Capital gains tax - what could change in the near future?
UK landlords have had to contend with multiple tax hikes in the last few years. As a result, many predicted that Chancellor Rishi Sunak would announce yet another rise in capital gains tax in the 2021 Budget.
This hike, however, did not materialise. Instead, the annual exempt amount was maintained until the end of the 2025-26 tax year, with the Government stating that, “Maintaining this allowance at its 2020 to 2021 levels is a responsible decision that helps ensure that the post-crisis task of putting the public finances on a sustainable path is no harder than it needs to be.”
But could the freezing of capital gains tax for such a long period of time come with its own problems?
This article will summarise the capital gains tax situation as it stands and certain changes that are being proposed. We’ll offer some high-level information on how this will affect landlords as well as some practical tips on how to prepare.
What is capital gains tax?
Capital gains tax is a tax payable on the profit you make on the sale of an asset. Some of the most common examples of assets that are subject to capital gains tax are property, real estate and bonds. You may be liable for capital gains tax if you sell a property that isn’t your primary residence for a profit. This could include a rental property or a second home.
How much capital gains tax do landlords currently have to pay?
From 6 April 2020, the annual exempt amount of capital gains tax for individuals and personal representatives increased from £12,000 to £12,300. For trustees of settlements, the annual exempt amount increased to £6,150 from £6000.
The level of capital gains tax differs for basic rate taxpayers, but it is currently set at 28 per cent for higher and additional rate taxpayers.
UK residents currently have to pay capital gains tax within 30 days of completing the sale.
They were previously able to wait until the end of the tax year to include it in their annual tax return.
HMRC has provided a tax calculator to help work out how much capital gains tax you have to pay, if any. The calculation is based on the gain – which means the market value of your property, minus any estate agents’ fees, solicitors’ fees, and the costs of major improvement work such as building an extension. More modest improvement works, such as redecorating, would not be included.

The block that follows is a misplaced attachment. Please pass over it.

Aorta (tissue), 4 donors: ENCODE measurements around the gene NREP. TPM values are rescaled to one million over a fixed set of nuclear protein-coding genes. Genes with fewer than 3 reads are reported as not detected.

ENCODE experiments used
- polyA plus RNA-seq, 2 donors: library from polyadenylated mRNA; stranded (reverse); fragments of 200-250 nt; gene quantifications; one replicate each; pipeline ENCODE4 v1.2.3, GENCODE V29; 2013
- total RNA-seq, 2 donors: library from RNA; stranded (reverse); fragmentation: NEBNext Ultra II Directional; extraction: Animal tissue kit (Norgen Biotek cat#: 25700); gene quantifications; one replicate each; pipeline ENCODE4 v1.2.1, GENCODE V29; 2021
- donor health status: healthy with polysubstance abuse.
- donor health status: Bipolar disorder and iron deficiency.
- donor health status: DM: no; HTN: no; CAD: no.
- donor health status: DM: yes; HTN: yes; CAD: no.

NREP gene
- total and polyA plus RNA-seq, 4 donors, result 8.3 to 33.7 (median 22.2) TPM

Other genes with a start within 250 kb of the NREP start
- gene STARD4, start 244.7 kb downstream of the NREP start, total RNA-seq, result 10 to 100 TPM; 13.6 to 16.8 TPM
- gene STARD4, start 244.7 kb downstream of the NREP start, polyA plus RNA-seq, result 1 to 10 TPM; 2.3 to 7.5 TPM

What does the 2021 Budget really mean for capital gains tax?
There was a great deal of speculation about whether capital gains tax would increase in the 2021 budget. Considering the ongoing financial impact of COVID-19 and the furlough scheme, it seemed feasible that the Chancellor could opt to increase tax rates, including capital gains tax, to recover costs. However, the Government also needed to carefully consider how increasing taxes of any kind would impact on public spending and injecting some much-needed cash back into the economy.
Earlier this year the Government asked the Office of Tax Simplification (OTS) to look at whether capital gains tax was fit for purpose. The OTS report, which was published on 11 November 2020, recommended a closer alignment of income tax and capital gains tax rates. Capital gains tax is traditionally lower than income tax and contributes significantly less to the UK economy – around £8.3bn of capital gains tax was paid in 2017-18 compared with £180bn of income tax from 31.2m individual taxpayers.
On the sale of second homes, the rates are currently 18 per cent for basic rate taxpayers and 28 per cent for higher rate taxpayers. The OTS recommendations, if implemented, would see the tax rate on capital gains tax for buy to let properties rise to 20 per cent for basic rate taxpayers. The rate for higher rate taxpayers would rise to 40 per cent.
The OTS report also called for a significant reduction in the annual tax allowance. The annual amount that’s exempt from capital gains tax currently stands at £12,300. This could be lowered to just £2,000 under the new proposals.
However, as yet, these proposals have not yet been implemented – and with the Government promising to leave capital gains tax untouched until the end of the 2025-26 tax year, it appears that landlords have been let off.
It is a positive result, after some experts warned that increases in capital gains tax and a reduction in the annual tax allowance could result in landlords leaving the sector altogether.
This, in turn, could mean a reduced supply of available rental properties and increased rates for tenants. Landlords have had to contend with a raft of challenges in recent years; the impact of COVID-19, changes in mortgage interest relief, the wear and tear allowance, to name just a few. There is a real danger that landlords would jump ship altogether rather than incur a far larger capital gains tax bill.
What landlords must remember, though, is that a recovering economy could well mean that property will continue to rise in value. The latest HM Land Registry data revealed that house prices fell by 0.5 per cent between December 2020 and January 2021. However, the data also shows that the average annual UK price rise is 7.5 per cent.
Should house prices continue to rise, the Government’s limitation of the capital gains tax threshold could well mean that more and more landlords will be liable for capital gains tax payments on any property that they sell.